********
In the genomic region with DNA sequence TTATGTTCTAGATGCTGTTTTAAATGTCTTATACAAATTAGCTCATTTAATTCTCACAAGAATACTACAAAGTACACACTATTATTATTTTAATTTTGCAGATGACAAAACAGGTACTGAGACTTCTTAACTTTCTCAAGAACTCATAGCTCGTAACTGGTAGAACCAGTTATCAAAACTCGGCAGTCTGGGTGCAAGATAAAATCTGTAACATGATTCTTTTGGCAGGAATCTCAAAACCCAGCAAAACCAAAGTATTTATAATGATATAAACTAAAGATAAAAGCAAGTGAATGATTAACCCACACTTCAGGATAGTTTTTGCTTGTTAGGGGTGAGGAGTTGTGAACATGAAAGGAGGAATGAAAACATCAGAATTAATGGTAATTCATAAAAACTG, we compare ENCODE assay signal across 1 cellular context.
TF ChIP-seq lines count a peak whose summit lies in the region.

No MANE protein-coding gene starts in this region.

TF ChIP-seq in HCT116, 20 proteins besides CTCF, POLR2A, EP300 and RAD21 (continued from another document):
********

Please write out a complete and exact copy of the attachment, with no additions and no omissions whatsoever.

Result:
In the genomic region with DNA sequence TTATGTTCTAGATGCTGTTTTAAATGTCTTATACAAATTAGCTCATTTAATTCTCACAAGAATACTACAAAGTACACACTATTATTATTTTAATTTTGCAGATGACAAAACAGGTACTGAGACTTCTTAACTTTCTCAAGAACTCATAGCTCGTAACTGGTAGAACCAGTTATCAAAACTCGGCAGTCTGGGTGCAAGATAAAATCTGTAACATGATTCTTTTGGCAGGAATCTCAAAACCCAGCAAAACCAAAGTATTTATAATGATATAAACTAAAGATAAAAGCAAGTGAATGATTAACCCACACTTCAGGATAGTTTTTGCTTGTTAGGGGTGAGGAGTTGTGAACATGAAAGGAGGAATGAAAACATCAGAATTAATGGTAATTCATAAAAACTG, we compare ENCODE assay signal across 1 cellular context.
TF ChIP-seq lines count a peak whose summit lies in the region.

No MANE protein-coding gene starts in this region.

TF ChIP-seq in HCT116, 20 proteins besides CTCF, POLR2A, EP300 and RAD21 (continued from another document):